Women Who Create (An Interview)

I write about me, my experiences, my own observations. Yet, somehow, I still manage not to tell you very much about myself.

Danielle Ayers Jones, writer, photographer, and an all-around lovely woman, is helping to rectify that. Danielle has posted an interview with me as part of her blog series Inspire: Women Who Create.

It is, as the title suggests, an inspiring series. I feel pleased and privileged to be a part of it.

If you have any interest in my personal and creative journey, in my upcoming book, or just want to see a photo of my cute kids (they are cute, even if we never do manage to capture all four smiling at once), I very much hope you’ll read all about it.

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What I Saw In The Golden Hour

It is called the Golden Hour or, sometimes, the Magic Hour. Photographers and filmmakers revere it.

It rarely, if ever, lasts an hour. Usually it is less, though in the far north in deep winter, it might last all day. It is that period just after sunrise, or, more usually, just before sunset when the light is warm and soft and shadows are long and gentle.

During our winters, golden hour is something I glimpse from a window in mid-afternoon. A sight that causes me to pause. For a moment.

Now that it is spring, golden hour is more like a place. We might wander in and out of the house all day, but as sunset nears a new door opens. It no longer matters what indoor tasks are pressing on us (homework, dinner prep, a pile of laundry on the dining-room table). When that door opens we will stay outside until the door swings shut and every last, golden drop vanishes.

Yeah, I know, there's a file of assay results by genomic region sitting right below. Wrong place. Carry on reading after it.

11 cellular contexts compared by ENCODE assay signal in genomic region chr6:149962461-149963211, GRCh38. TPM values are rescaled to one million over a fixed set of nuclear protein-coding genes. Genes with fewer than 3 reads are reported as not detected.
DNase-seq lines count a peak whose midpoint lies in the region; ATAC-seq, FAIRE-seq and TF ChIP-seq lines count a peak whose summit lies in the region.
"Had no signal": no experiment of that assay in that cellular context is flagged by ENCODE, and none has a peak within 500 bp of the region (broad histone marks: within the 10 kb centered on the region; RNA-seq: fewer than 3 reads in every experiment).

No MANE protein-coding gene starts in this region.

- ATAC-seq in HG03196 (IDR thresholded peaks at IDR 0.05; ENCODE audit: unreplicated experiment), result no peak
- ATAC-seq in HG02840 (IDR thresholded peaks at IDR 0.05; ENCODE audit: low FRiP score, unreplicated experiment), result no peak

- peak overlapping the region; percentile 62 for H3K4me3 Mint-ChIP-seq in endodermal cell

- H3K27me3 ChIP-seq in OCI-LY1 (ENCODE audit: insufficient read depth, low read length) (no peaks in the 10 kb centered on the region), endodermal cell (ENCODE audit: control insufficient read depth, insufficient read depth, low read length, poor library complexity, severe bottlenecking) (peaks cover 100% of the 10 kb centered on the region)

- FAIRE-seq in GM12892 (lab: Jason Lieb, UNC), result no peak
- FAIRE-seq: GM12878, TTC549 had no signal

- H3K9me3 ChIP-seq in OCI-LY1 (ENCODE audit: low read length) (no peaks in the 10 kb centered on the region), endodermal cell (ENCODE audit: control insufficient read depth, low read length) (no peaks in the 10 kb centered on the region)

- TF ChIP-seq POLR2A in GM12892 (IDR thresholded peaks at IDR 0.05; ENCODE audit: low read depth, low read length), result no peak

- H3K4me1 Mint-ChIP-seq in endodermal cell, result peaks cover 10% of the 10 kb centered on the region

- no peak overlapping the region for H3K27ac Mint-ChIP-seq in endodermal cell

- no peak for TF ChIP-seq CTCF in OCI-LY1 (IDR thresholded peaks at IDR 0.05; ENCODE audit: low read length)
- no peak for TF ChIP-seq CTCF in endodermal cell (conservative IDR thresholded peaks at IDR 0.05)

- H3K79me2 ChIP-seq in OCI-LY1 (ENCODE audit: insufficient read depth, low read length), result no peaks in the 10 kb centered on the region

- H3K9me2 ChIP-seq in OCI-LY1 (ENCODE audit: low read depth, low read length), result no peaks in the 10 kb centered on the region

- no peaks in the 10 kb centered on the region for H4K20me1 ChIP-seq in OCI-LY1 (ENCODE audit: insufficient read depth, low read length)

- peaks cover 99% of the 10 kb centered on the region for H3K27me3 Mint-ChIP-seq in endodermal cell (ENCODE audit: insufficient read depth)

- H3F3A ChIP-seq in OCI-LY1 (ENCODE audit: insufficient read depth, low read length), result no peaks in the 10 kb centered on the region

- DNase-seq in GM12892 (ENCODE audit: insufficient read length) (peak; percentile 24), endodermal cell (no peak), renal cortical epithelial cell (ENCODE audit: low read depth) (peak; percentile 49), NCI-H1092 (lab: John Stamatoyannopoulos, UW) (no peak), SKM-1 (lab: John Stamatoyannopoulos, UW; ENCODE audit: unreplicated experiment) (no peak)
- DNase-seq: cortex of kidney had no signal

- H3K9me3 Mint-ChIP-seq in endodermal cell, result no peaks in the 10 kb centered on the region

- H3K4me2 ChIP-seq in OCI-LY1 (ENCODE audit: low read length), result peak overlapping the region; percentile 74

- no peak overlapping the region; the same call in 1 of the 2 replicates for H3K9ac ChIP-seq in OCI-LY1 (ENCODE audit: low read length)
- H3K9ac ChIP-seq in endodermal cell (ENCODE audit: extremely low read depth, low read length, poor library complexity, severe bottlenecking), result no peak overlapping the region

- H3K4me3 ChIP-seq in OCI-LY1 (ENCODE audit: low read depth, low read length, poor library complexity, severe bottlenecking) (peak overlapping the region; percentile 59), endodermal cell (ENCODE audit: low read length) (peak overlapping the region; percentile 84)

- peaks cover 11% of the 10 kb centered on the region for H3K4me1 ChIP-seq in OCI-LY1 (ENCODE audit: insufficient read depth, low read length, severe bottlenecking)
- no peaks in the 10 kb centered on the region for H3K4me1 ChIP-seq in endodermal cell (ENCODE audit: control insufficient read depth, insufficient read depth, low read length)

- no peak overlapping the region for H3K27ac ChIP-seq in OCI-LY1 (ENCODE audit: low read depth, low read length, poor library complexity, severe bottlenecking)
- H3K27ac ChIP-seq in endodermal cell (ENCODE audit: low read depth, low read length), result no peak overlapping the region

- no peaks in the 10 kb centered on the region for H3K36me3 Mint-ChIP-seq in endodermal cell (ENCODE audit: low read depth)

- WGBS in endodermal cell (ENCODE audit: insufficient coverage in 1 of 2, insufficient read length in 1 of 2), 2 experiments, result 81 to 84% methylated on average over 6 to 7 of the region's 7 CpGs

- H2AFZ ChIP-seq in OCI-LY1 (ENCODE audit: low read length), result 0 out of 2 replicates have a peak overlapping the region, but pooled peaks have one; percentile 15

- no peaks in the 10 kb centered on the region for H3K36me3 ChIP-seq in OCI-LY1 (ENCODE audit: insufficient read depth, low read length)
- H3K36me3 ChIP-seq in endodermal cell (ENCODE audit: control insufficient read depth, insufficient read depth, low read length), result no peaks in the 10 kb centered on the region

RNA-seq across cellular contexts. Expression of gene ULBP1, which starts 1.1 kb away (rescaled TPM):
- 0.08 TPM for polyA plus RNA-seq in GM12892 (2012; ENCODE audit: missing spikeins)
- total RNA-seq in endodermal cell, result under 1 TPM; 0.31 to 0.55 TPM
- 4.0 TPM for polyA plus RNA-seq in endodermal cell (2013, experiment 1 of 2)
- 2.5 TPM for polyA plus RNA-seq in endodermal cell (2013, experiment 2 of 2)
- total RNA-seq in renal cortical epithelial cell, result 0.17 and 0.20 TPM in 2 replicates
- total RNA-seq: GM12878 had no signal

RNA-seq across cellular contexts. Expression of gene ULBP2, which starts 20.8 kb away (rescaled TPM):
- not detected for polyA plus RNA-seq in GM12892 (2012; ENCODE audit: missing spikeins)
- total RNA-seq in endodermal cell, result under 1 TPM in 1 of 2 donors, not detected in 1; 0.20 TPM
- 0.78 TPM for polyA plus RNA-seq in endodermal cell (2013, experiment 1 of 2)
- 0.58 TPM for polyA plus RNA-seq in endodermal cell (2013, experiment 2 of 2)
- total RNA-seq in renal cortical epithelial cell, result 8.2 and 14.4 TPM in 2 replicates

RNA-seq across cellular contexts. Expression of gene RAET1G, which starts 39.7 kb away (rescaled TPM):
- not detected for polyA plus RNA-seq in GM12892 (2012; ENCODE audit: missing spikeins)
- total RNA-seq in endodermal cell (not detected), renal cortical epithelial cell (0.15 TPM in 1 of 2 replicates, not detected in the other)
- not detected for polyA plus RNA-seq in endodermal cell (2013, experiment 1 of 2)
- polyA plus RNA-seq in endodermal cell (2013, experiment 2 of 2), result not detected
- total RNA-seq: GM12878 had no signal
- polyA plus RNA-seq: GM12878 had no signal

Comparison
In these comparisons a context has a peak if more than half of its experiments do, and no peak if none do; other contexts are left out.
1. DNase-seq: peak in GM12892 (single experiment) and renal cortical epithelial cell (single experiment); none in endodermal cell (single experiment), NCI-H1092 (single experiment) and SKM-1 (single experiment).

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This week, in this magic evening place, I have seen a two-year-old girl, her hair the same color as the light, kneel in a sea of violets. She used a stick to stir a basket overflowing with dandelions. She was so focused on her fluffy, yellow stew that she never saw the pink magnolia petals drifting behind her back. She never noticed the bright green buds from the maple tree dusting her shoulders.

This week, in the golden place, I have seen a brother and sister roll their bodies down a green hill, over and over again. My own shadow was so long, reaching toward them, it seemed as if I could wrap shadow arms around them while they rolled. I could use shadow hands to help them back onto their feet.

In the golden hour, all kinds of burdens are lifted. Dinner and homework and laundry matter so much less. Even the daily burden of gravity seems to lift. In this light, we walk somewhere between the earth and the sky, belonging equally to both. When the two-year-old cries, “I catch the moon!” I believe her.

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Here is what I have seen in the golden hour: my children are beautiful, the earth is gentle, there is no reason, ever, to be afraid.

Here is why I hesitate to share what I have seen: Baltimore burns, another young black man is dead, wars rage, a marriage is ending, young parents grieve a baby’s diagnosis, a friend has landed back in the hospital.

I am strongly tempted to keep the vision of golden hour a secret. I know that my world is not the whole world. Do I tempt you toward jealousy if I say that this week my life, between the hours of six and eight, is almost unbearably beautiful?

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Yet if I am silent then some essential part of the story goes missing.

CNN and NPR tell their stories, and we feel duty-bound to hear them. What about the good news? What about those dispatches from the golden hours?

The door to that place opens and closes according to a will that is not ours. Some evenings bring clouds and rain, and we are given only darkness.